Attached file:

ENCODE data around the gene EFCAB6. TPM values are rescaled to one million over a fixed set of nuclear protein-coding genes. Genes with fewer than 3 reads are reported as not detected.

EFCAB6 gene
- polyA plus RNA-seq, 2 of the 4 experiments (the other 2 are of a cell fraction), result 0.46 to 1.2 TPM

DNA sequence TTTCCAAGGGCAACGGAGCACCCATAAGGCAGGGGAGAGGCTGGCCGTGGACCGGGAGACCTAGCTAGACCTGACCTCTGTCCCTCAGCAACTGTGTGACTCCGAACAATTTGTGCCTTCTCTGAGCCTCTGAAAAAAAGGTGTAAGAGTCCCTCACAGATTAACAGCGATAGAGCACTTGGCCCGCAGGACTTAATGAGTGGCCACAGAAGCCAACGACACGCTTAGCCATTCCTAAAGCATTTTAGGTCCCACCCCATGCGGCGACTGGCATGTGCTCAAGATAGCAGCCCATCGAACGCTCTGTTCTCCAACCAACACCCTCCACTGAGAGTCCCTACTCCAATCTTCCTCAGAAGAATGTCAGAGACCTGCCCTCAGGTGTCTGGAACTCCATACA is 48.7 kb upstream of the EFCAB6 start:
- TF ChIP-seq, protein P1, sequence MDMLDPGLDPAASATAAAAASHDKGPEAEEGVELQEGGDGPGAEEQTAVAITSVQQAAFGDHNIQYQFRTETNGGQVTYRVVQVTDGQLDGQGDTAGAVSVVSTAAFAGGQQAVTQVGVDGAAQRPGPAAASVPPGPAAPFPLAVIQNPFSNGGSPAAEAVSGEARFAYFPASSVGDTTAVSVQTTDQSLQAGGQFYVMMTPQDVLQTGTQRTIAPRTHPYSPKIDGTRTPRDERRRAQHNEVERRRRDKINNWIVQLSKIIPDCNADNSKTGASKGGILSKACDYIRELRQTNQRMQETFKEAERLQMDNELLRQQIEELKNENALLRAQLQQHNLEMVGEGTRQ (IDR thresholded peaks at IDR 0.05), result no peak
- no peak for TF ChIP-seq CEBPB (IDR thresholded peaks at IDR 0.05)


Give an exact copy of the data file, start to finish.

ENCODE data around the gene EFCAB6. TPM values are rescaled to one million over a fixed set of nuclear protein-coding genes. Genes with fewer than 3 reads are reported as not detected.

EFCAB6 gene
- polyA plus RNA-seq, 2 of the 4 experiments (the other 2 are of a cell fraction), result 0.46 to 1.2 TPM

DNA sequence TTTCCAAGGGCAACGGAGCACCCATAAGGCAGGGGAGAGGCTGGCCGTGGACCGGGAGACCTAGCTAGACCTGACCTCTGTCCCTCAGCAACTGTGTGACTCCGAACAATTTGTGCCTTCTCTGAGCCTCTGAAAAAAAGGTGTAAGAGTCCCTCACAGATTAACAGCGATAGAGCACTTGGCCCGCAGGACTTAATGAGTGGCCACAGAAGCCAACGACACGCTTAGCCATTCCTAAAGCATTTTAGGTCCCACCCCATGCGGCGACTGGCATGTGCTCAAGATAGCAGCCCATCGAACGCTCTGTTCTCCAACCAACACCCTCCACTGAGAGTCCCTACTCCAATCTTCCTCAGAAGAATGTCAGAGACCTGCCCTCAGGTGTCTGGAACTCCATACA is 48.7 kb upstream of the EFCAB6 start:
- TF ChIP-seq, protein P1, sequence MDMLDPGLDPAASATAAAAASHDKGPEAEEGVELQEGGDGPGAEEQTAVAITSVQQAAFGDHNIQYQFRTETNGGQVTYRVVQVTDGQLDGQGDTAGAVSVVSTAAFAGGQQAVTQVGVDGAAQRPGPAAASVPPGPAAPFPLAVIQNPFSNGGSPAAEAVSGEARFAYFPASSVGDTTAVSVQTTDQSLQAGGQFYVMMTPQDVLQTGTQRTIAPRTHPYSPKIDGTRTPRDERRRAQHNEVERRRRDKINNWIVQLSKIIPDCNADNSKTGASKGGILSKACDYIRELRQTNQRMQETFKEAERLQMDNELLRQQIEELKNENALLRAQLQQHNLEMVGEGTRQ (IDR thresholded peaks at IDR 0.05), result no peak
- no peak for TF ChIP-seq CEBPB (IDR thresholded peaks at IDR 0.05)